I had hoped that the Queen would run out of the nuc' lid into the darker body of the lower box but it almost certainly didn't happen. There was no safe way to extract.

I'm no closer to removing the lid or the comb attached to it. I now have a hive whose internal organisation is disrupted. They may settle down nicely but there's a danger that they won't guard their doors adequately because the brood nest is too far from the entrance. That mistake may have compromised Colony 09 in Hive H last year. I don't know how to sort this out now.

Submitted by will on Thu, 10/05/2018 - 06:57

It would appear that the hive which I put Colony 10 into didn't suit them. I checked this morning and they've left.

This isn't a big surprise. Swarms can be actively looking for sites even after they're put into hives. I did open the hive the day after I put them in and saw them mostly stuck to the hive wall. That suggested that they hadn't accepted the hive. I don't know why they didn't like it.

This morning there were 3 or 4 groggy and cold bees still there but it was otherwise empty. I think they may be scouts which were still out when the swarm left.

Swarm caught: Colony 10 has arrived

Submitted by will on Sat, 05/05/2018 - 21:50
Bees fanning to indicate that the Queen is inside the hive

I was called today at about 5pm about a swarm in Barton. It's from a feral colony which I've caught from before and they seem pretty robust. They've been feral and untreated for at least 3 years.

The catching was pretty easy. It was in a tall shrub, maybe 2-2.5m up. The swarm was about the size of a large Pineapple. I was lent a ladder; I took some secateurs. The rest was easy except that I never know how long to wait for stragglers. I probably only waited about 10-15 minutes for them to go in. When there were as many bees coming out as going in I shut the box. The stragglers will probably rejoin their old colony.

I hived them at dusk. None of this business of marching them in on a white sheet. I banged the box and most went in. It wasn't as perfect as I've done before. I gave it a wishy washy bang when a short, sharp bang would have been better. I've seen no evidence that they get harmed when they slide in as a lump. Some ended up under the Varroa mesh so I'll have to swish them off tomorrow morning.

Once most of the bees were in I saw them fanning to indicate where the Queen was. Job done.

Submitted by will on Fri, 23/06/2017 - 07:08

Last night I went to visit my out apiary. As I was pottering around I received a phone call. It's hard to answer when your phone is inside a bee suit.

The call was from the same people who had given me the colony in Hive E. I'd given them some honey and asked for them to call when the feral colony swarmed.

I arrived to find a football sized cluster on their apple tree. They say it's the first swarm of the season - prime swarm.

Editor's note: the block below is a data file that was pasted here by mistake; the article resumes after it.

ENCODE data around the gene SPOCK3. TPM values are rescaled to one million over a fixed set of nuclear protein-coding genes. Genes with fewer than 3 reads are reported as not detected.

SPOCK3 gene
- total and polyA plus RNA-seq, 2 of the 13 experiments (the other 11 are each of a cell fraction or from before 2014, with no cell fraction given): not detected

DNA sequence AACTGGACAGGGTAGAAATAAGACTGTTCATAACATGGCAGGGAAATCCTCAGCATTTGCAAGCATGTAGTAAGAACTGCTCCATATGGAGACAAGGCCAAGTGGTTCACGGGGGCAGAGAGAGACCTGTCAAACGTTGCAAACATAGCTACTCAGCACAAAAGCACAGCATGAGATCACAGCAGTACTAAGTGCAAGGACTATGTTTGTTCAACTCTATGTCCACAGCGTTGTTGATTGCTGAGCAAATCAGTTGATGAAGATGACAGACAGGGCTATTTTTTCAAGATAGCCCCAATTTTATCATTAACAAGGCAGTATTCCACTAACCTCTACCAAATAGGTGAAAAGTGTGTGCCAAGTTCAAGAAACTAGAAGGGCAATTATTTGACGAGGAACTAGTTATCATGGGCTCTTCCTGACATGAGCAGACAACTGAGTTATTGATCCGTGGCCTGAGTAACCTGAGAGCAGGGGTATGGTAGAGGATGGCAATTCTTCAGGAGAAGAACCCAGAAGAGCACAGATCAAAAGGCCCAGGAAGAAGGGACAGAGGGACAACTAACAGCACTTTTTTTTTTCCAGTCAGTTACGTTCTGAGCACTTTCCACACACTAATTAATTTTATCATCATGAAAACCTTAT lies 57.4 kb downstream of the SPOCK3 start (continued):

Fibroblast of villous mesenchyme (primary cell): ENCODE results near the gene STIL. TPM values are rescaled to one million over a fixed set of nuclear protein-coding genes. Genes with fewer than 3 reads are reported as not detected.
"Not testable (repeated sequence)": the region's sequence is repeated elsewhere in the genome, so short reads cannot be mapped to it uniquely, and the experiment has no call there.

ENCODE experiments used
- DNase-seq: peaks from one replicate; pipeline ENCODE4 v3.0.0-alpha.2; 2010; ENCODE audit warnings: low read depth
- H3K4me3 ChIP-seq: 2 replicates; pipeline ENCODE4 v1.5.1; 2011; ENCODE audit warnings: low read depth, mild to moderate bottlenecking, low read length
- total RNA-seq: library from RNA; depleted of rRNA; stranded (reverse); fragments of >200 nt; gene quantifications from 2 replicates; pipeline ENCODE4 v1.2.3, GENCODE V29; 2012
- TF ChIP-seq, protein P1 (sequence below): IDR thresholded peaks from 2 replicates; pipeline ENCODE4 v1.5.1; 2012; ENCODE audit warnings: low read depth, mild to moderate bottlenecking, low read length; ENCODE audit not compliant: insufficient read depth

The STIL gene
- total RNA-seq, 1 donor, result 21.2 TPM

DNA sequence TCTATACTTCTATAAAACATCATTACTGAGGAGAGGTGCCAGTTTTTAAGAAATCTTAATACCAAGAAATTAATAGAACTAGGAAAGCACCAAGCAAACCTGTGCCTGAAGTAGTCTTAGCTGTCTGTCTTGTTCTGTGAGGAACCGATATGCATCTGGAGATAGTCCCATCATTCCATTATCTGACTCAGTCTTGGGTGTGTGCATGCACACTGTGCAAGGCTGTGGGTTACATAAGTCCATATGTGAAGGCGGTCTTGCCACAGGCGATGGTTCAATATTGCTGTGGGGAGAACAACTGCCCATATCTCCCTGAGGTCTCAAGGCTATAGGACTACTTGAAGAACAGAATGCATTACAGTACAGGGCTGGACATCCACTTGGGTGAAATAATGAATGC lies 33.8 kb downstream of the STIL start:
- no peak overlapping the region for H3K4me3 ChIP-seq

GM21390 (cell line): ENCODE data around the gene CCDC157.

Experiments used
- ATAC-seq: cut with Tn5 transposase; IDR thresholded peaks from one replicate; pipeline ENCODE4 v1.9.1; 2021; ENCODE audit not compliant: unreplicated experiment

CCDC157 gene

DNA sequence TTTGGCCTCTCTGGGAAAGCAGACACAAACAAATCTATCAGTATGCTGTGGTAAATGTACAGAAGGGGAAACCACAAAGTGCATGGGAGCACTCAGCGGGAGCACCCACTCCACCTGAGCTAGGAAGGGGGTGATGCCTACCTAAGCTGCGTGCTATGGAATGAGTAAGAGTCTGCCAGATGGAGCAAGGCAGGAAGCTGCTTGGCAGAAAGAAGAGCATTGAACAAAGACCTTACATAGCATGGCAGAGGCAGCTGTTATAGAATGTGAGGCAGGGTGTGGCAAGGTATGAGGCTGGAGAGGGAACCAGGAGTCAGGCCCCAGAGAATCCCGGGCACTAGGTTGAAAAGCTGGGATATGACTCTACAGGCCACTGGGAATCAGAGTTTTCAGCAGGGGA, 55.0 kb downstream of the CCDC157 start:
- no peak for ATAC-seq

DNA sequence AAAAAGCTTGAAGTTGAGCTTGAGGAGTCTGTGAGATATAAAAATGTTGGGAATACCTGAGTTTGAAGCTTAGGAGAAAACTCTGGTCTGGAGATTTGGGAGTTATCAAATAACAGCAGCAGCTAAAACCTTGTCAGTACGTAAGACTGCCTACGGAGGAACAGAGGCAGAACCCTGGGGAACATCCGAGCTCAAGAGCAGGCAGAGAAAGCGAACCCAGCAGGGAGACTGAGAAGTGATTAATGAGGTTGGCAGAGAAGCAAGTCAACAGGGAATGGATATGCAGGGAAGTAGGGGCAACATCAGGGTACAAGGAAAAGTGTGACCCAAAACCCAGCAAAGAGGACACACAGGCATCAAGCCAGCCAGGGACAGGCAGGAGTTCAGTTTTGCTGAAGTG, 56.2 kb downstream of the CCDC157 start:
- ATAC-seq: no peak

I made a mess of the knock into the box. Bees flying everywhere. After a bit of a muddle I had most of them in the box. I noticed that at least some of the bees were much smaller than I usual.

Why would bees be small? It could be a genetic adaptation. It could be that they're rearing bees in old brood comb which has been lined with propolis many times, reducing its' internal size. Or I might be mistaken about their size.

The new colony is in a nuc box in my garden. There are 3 empty frames inside so that the bees build comb and use the honey in their stomachs which can be carrier of disease. This morning they're starting on their orientation flights.

Submitted by will on Sat, 20/05/2017 - 11:48
New caught swarm clustered in its' hive

I visited my out-apiary this morning to see how the new swarm was doing. I arrived early - about 6am - when the air was still chilly.

There was evidence of comb building on the floor of the hives: wax platelets which are dropped when wax is produced.

I took off the lid and found lots of bees in a strong cluster. I had left out two frames to make room for the swarm when I had hived it the day before. I eased one of these frames in but the bees were too tightly clustered to allow the last frame. I put on a queen excluder and a super and then the lid.

I looked at the other hives and also saw evidence of comb building, which suggests that there is a nectar flow in progress. This should help to establish the swarm as a viable colony.

A swarm caught

Submitted by will on Fri, 19/05/2017 - 18:11

Today I caught the swarm which has been hanging next to my out apiary. It happened unexpectedly.

I had been worrying about whether the swarm would settle on the tree and then become a nuisance. The urge to build comb can be very strong so that the bees sometimes build in a place where they can't possibly survive. I saw this late last year when I attempted to recover an established colony which had exposed comb on an apple tree. They had been extensively robbed which must have aggravated the colony.